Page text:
• patients who work in a childcare center
      • medication
        • rifampin
        • ciprofloxacin
        • ceftriaxone
Complications
  • Sepsis
  • Hypovolemic shock
  • Cerebral edema and hydrocephalus
  • Cognitive impairment
 

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Questions (8)
Lab Values
Blood, Plasma, Serum Reference Range
ALT 8-20 U/L
Amylase, serum 25-125 U/L
AST 8-20 U/L
Bilirubin, serum (adult) Total // Direct 0.1-1.0 mg/dL // 0.0-0.3 mg/dL
Calcium, serum (Ca2+) 8.4-10.2 mg/dL
Cholesterol, serum Rec: < 200 mg/dL
Cortisol, serum 0800 h: 5-23 μg/dL //1600 h:
3-15 μg/dL
2000 h: ≤ 50% of 0800 h
Creatine kinase, serum Male: 25-90 U/L
Female: 10-70 U/L
Creatinine, serum 0.6-1.2 mg/dL
Electrolytes, serum  
Sodium (Na+) 136-145 mEq/L
Chloride (Cl-) 95-105 mEq/L
Potassium (K+) 3.5-5.0 mEq/L
Bicarbonate (HCO3-) 22-28 mEq/L
Magnesium (Mg2+) 1.5-2.0 mEq/L
Estriol, total, serum (in pregnancy)  
24-28 wks // 32-36 wks 30-170 ng/mL // 60-280 ng/mL
28-32 wk // 36-40 wks 40-220 ng/mL // 80-350 ng/mL
Ferritin, serum Male: 15-200 ng/mL
Female: 12-150 ng/mL
Follicle-stimulating hormone, serum/plasma Male: 4-25 mIU/mL
Female: premenopause: 4-30 mIU/mL
midcycle peak: 10-90 mIU/mL
postmenopause: 40-250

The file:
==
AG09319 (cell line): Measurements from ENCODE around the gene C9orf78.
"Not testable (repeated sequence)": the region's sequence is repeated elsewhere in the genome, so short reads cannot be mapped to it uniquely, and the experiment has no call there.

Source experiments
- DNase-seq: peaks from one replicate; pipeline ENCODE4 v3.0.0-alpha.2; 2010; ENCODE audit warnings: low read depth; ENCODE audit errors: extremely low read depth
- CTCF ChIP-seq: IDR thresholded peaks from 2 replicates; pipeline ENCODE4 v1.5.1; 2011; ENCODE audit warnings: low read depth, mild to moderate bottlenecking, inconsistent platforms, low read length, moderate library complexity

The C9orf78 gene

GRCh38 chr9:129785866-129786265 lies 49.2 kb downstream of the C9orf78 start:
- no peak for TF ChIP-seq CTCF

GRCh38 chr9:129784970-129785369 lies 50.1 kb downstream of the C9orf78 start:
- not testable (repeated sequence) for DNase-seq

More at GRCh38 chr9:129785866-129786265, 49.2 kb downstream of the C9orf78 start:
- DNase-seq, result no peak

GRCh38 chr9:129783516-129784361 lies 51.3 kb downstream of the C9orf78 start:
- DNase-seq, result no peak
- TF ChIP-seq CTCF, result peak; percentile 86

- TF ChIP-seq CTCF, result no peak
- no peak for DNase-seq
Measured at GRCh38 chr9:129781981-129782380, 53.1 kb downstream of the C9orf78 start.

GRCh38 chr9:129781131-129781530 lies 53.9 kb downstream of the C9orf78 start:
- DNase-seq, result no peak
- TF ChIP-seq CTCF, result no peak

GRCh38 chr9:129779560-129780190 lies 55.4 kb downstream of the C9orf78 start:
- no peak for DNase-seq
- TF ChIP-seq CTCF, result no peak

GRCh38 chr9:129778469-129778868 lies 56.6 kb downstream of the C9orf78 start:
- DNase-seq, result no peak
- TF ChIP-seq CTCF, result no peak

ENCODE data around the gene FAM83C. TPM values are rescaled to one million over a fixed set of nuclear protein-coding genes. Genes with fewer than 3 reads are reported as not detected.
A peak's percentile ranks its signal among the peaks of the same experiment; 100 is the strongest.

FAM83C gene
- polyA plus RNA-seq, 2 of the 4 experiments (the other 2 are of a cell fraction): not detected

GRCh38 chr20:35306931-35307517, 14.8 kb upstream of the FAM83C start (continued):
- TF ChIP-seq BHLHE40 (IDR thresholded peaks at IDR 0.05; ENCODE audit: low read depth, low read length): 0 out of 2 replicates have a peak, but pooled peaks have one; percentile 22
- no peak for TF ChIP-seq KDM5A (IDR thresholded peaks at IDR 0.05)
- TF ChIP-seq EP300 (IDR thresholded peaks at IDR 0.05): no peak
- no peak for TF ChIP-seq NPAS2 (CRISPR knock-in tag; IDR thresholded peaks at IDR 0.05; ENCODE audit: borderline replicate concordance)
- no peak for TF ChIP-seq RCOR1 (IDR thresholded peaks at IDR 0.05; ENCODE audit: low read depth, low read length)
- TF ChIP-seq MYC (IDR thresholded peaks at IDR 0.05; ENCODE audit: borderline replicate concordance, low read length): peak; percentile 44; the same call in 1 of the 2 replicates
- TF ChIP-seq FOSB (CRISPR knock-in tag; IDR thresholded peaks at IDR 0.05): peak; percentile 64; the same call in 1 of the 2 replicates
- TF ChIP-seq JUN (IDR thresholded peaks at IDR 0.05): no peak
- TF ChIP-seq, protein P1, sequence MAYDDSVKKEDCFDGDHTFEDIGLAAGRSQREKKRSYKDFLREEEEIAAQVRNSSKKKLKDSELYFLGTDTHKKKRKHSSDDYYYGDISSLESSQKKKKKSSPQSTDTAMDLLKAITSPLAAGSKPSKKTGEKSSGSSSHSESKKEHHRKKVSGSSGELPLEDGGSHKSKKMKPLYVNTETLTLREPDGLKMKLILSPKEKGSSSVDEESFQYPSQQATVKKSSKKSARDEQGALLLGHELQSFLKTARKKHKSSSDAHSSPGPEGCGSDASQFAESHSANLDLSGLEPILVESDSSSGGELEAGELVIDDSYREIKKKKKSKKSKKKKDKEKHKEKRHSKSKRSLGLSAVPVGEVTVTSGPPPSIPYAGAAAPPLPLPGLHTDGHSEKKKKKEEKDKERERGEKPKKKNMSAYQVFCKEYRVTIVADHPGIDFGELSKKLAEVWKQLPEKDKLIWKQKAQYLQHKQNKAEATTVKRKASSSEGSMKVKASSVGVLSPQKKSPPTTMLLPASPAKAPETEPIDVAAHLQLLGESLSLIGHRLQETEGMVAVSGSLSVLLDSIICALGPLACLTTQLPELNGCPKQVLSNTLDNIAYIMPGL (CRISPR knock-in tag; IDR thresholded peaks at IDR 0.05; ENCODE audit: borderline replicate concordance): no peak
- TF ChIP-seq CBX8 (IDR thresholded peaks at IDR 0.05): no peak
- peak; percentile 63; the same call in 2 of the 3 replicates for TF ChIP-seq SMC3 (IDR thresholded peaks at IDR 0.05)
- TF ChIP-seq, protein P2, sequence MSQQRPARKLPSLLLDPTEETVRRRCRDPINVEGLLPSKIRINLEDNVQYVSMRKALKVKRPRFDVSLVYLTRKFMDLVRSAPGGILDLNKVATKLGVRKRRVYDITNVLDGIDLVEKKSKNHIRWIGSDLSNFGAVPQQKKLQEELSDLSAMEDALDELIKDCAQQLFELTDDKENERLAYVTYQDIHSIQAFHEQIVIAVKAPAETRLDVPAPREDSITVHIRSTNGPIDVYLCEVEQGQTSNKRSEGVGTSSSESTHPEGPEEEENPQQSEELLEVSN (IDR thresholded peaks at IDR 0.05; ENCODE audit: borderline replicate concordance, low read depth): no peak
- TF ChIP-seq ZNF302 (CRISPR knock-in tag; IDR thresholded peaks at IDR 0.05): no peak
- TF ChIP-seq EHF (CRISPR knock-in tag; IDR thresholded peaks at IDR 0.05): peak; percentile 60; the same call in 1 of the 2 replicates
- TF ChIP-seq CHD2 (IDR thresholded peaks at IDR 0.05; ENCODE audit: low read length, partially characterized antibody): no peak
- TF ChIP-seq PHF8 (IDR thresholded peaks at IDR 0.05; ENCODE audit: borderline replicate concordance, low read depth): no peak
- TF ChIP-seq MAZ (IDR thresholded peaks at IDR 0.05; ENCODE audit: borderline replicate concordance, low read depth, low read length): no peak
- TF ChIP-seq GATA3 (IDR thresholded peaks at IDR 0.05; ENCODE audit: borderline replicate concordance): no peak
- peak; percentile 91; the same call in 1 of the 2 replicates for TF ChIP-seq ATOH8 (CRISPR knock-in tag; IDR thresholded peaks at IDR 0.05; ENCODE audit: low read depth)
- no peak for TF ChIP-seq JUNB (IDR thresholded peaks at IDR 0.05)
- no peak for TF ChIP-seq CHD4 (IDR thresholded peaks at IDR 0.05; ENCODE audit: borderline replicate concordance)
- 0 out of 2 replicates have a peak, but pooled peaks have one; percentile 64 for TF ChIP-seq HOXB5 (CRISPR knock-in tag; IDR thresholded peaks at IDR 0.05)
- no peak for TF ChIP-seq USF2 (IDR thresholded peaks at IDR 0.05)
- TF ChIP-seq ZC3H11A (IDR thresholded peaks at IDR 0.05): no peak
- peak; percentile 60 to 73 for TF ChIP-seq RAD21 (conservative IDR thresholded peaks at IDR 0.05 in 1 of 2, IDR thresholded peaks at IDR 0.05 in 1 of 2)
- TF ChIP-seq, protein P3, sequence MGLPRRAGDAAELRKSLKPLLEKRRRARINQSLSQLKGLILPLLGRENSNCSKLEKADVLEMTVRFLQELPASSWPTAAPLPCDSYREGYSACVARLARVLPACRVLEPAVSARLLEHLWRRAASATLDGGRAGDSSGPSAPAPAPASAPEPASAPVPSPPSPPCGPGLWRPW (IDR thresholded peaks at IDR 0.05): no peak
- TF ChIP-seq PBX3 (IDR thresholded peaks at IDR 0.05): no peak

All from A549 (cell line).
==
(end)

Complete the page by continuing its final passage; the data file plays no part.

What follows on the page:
pH 7.35-7.45
PCO2 33-45 mmHg
PO2 75-105 mmHg
Glucose, serum Fasting: 70-110 mg/dL
2-h postprandial:<120 mg/dL
Growth hormone - arginine stimulation Fasting: <5 ng/mL
Provocative stimuli: > 7ng/mL
Immunoglobulins, serum  
IgA 76-390 mg/dL
IgE 0-380 IU/mL
IgG 650-1500 mg/dL
IgM 40-345 mg/dL
Iron 50-170 μg/dL
Lactate dehydrogenase, serum 45-90 U/L
Luteinizing hormone, serum/plasma Male: 6-23 mIU/mL
Female: follicular phase: 5-30 mIU/mL
midcycle: 75-150 mIU/mL
postmenopause 30-200 mIU/mL
Osmolality, serum 275-295 mOsmol/kd H2O
Parathyroid hormone, serume, N-terminal 230-630 pg/mL
Phosphatase (alkaline), serum (p-NPP at 30° C) 20-70 U/L
Phosphorus (inorganic), serum 3.0-4.5 mg/dL
Prolactin, serum (hPRL) < 20 ng/mL
Proteins, serum  
Total (recumbent) 6.0-7.8 g/dL
Albumin 3.5-5.5 g/dL
Globulin 2.3-3.5 g/dL
Thyroid-stimulating hormone, serum or plasma .5-5.0 μU/mL